With Nick's post I think we can conclusively say that A. P. Sharpe made an error and all who have quoted him on Brewster and Dallas are echoing misinformation. 

We keep finding, again and again, that things written about the banjo post WW2 tend to have a lot of problems.  That is why it is best to check period sources and never trust post war print 100% without double checking the references-- no matter what letters the author has after their name.

It definitely fits within the 'novelty solo' category!  Here is the sheet music:polka%20erratica%20sheet%20music.jpg

Joel Hooks said:

Hi Carrie, is Polka Erratica as exciting as the title sounds?

carrie horgan said:

I also found this in my internet favourites: http://grimshaworigin.org/wordpress/wp-content/uploads/WinansAndKau...

It wouldn't surprise me if the popularity of the Pierrot performers had something to do with it being seeing as a bit more 'refined'  than 'blackface' entertainment (the old British obsession with class).  The banjo was popular with genteel ladies as you can see from this sheet music dedication - Scraptof hall is a rather posh Georgian country house in Leicestershire: 

Thanks Carrie!  I like that you shout "hurah" after striking chords with your nails but I am not sure what "Etouffe" means.  I am guessing it means to mute the strings after playing with the right hand.

Yes, I found a source that says to damp the strings with the same fingers that played it.

Frankly, I prefer Crawfish Étouffée. The meaning is the same (smothered) but the application is a tad different...

I often shout when I'm playing...I'm a Navy brat, my Dad taught me what to say when I make mistakes. Also useful when fixing things, fishing, stubbing one's toe, etc., etc. Nice to be bilingual.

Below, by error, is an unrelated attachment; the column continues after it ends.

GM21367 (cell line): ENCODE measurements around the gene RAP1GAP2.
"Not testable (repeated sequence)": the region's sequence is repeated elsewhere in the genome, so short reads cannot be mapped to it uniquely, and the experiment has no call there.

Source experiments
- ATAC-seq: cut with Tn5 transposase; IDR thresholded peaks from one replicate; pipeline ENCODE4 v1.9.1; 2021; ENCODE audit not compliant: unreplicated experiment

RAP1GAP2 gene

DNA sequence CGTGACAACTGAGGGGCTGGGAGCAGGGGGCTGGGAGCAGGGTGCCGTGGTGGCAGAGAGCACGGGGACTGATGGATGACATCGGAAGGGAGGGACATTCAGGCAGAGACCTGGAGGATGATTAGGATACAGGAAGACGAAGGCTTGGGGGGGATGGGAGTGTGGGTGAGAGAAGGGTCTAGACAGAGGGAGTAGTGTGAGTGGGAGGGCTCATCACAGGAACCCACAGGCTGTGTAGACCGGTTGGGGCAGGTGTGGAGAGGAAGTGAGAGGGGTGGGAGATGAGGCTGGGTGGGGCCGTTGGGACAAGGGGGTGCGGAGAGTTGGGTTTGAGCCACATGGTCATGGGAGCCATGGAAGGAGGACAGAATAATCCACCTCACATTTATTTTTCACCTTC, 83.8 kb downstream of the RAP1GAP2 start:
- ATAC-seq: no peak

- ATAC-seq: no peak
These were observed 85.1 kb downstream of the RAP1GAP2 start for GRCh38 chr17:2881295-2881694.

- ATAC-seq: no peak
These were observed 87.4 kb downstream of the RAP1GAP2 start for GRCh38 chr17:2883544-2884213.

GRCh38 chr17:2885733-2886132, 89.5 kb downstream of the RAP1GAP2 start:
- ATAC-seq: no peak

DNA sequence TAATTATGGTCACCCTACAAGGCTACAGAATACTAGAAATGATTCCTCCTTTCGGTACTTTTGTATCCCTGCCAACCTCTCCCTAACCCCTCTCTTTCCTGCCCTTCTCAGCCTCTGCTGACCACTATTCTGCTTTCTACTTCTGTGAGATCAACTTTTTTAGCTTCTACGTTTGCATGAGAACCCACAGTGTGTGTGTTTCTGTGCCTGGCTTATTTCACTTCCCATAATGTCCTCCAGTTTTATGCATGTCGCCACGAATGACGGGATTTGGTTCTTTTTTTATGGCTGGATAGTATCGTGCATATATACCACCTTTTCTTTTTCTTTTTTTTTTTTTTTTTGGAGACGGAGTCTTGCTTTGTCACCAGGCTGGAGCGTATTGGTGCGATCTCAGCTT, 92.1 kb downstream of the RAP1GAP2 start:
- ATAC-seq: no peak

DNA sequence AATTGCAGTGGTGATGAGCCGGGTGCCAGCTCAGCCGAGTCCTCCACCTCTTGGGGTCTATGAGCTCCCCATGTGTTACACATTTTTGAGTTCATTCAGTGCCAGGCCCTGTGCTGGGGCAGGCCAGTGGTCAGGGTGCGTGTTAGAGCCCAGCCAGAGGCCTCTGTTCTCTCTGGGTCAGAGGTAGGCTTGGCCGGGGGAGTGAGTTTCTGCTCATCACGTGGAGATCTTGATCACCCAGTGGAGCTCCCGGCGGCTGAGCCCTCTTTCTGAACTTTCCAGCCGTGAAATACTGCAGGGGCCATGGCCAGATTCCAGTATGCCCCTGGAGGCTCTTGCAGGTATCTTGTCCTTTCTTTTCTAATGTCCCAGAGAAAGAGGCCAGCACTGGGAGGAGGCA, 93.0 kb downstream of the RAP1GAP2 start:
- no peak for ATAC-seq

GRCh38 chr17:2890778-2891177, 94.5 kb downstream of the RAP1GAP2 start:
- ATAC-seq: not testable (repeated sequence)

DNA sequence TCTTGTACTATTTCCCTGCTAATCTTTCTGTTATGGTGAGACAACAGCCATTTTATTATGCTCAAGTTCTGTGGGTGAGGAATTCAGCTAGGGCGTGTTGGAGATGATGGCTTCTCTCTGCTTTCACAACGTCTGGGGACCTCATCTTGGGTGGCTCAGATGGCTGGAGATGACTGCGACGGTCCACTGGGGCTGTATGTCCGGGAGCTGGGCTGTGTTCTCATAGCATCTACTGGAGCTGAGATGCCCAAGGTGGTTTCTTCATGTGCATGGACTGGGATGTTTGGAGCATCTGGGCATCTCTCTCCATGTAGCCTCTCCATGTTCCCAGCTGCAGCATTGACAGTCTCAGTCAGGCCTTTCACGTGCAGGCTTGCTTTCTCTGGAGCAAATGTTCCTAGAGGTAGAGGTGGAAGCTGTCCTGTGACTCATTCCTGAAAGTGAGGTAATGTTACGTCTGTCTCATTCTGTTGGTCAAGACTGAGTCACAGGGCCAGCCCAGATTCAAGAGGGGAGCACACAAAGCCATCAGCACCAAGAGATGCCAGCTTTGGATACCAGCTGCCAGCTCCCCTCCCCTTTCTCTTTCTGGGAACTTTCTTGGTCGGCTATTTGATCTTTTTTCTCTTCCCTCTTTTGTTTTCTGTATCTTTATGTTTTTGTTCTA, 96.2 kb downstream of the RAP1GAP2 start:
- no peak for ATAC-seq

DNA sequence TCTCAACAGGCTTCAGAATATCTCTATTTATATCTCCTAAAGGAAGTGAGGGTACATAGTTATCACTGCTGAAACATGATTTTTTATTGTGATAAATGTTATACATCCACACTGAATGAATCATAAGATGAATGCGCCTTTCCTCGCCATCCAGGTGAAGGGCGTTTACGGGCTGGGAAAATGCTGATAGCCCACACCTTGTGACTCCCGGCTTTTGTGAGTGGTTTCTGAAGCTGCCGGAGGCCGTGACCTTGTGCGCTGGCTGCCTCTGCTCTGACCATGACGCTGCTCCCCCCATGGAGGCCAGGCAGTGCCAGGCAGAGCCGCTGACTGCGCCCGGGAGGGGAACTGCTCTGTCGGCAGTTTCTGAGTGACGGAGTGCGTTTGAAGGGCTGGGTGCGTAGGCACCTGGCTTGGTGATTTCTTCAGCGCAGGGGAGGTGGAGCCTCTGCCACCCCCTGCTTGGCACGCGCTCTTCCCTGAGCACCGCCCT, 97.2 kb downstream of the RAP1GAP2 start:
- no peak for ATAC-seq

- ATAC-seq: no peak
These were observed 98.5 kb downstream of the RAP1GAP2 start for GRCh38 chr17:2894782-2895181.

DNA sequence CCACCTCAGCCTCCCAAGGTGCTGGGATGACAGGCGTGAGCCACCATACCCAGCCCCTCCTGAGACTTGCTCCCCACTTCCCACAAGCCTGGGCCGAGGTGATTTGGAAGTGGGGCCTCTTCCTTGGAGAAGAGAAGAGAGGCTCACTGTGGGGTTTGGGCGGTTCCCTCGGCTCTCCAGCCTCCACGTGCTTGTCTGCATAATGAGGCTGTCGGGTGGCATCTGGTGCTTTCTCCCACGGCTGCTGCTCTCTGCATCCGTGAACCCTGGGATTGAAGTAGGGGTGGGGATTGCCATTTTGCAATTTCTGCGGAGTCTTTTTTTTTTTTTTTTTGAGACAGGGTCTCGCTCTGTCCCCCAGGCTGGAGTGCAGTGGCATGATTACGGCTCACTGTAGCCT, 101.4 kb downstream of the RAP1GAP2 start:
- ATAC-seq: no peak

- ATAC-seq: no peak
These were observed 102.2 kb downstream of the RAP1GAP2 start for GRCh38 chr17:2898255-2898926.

Joel Hooks said:

Thanks Carrie!  I like that you shout "hurah" after striking chords with your nails but I am not sure what "Etouffe" means.  I am guessing it means to mute the strings after playing with the right hand.

Here's an mp3 of "Polka Erratica". I got most of the dynamics right (and even found something for the Etoufee). Sadly, musescore doesn't have a "hurah! sound...

Polka%20Erratica.mp3

POLKA ERRATICA


carrie horgan said:

It definitely fits within the 'novelty solo' category!  Here is the sheet music:polka%20erratica%20sheet%20music.jpg

Joel Hooks said:

Hi Carrie, is Polka Erratica as exciting as the title sounds?

carrie horgan said:

I also found this in my internet favourites: http://grimshaworigin.org/wordpress/wp-content/uploads/WinansAndKau...

It wouldn't surprise me if the popularity of the Pierrot performers had something to do with it being seeing as a bit more 'refined'  than 'blackface' entertainment (the old British obsession with class).  The banjo was popular with genteel ladies as you can see from this sheet music dedication - Scraptof hall is a rather posh Georgian country house in Leicestershire: 

Hey Marc you've done a good job with creating the score on musescore with all those effects - the mp3 sounds almost Christmassy with the chiming sounds.  Did you have to put it all in note-by-note?  I sometimes use a phone app called PlayScore where you can take a photo of sheet music and then hear it back - it isn't very smooth but sometimes it helps to get more of an idea of how a piece should sound....

Yes, note for note. The "banjo sound" is just what's in Musescore. I would never play it at the listed speed...vivace is so fast (and I knocked it down a bit). I had a bit of trouble with the grace notes as there are three different types. Had to go back in and re-do most of them, etc.

I have not found a good music reader...yet. Hal Allert and I experimented with several but when Musescore came out, the note entry method made it much faster...so I stopped looking at readers.

Great stuff, Marc - I have Musescore but have only mastered basic inputting so far.....